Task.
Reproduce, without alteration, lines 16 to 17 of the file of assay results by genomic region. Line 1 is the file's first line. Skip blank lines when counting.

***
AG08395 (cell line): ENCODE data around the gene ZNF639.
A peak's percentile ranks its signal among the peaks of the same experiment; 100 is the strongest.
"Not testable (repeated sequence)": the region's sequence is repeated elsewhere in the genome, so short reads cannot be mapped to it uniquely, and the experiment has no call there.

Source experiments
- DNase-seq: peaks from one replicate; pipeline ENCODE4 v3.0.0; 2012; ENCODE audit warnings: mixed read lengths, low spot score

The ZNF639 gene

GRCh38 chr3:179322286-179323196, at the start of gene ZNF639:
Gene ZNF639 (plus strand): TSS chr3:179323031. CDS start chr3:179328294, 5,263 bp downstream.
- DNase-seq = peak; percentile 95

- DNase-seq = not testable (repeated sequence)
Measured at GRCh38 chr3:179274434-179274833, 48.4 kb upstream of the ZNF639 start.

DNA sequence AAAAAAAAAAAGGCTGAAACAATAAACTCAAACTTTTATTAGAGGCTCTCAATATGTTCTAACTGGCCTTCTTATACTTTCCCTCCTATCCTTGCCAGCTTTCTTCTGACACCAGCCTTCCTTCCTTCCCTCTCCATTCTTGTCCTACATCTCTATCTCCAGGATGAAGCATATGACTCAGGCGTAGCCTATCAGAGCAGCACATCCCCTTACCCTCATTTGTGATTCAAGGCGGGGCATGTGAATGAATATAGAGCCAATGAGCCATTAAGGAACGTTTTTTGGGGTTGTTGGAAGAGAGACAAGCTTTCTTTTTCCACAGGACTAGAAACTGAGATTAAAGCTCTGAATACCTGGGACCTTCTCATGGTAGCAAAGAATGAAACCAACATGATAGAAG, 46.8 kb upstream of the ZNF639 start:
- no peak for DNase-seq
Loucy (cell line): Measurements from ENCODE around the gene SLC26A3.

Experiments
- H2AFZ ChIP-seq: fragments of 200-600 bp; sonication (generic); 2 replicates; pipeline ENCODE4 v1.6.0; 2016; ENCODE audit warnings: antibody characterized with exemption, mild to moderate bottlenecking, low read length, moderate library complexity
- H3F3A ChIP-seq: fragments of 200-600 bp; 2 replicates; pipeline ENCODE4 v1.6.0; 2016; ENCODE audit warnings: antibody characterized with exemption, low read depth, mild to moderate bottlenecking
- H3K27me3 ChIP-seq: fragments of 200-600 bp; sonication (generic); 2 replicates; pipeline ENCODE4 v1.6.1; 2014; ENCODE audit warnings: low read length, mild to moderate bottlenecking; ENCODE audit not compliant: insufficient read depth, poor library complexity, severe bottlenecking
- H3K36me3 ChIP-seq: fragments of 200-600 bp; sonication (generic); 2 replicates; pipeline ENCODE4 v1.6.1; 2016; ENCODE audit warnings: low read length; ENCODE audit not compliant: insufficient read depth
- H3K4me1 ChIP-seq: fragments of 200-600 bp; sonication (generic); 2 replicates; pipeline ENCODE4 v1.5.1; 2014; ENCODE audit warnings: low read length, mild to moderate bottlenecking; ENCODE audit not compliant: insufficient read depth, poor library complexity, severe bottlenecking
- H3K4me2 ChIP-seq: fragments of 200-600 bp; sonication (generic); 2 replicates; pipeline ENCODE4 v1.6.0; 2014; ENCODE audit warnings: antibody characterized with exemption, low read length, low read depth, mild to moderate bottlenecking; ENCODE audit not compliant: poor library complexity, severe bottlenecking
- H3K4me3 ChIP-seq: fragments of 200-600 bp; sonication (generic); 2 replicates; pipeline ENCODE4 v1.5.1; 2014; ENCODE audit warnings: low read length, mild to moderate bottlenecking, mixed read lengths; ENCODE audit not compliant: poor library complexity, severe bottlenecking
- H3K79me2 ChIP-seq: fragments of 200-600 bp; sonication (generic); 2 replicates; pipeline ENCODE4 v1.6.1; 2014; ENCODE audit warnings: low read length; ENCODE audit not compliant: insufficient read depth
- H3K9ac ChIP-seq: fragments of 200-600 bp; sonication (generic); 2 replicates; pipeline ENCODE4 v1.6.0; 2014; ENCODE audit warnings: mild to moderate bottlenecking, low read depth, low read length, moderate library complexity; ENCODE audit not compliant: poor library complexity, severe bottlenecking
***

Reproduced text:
- H2AFZ ChIP-seq: fragments of 200-600 bp; sonication (generic); 2 replicates; pipeline ENCODE4 v1.6.0; 2016; ENCODE audit warnings: antibody characterized with exemption, mild to moderate bottlenecking, low read length, moderate library complexity
- H3F3A ChIP-seq: fragments of 200-600 bp; 2 replicates; pipeline ENCODE4 v1.6.0; 2016; ENCODE audit warnings: antibody characterized with exemption, low read depth, mild to moderate bottlenecking